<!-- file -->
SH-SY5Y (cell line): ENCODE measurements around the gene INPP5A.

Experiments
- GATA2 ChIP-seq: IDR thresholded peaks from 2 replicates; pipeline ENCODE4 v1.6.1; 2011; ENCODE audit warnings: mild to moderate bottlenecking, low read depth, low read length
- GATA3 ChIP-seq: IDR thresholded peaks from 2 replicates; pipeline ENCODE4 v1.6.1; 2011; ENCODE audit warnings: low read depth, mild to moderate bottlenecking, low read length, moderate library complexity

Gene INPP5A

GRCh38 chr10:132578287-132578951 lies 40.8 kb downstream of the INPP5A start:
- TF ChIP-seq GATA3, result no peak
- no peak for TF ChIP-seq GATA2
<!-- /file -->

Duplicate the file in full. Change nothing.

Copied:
SH-SY5Y (cell line): ENCODE measurements around the gene INPP5A.

Experiments
- GATA2 ChIP-seq: IDR thresholded peaks from 2 replicates; pipeline ENCODE4 v1.6.1; 2011; ENCODE audit warnings: mild to moderate bottlenecking, low read depth, low read length
- GATA3 ChIP-seq: IDR thresholded peaks from 2 replicates; pipeline ENCODE4 v1.6.1; 2011; ENCODE audit warnings: low read depth, mild to moderate bottlenecking, low read length, moderate library complexity

Gene INPP5A

GRCh38 chr10:132578287-132578951 lies 40.8 kb downstream of the INPP5A start:
- TF ChIP-seq GATA3, result no peak
- no peak for TF ChIP-seq GATA2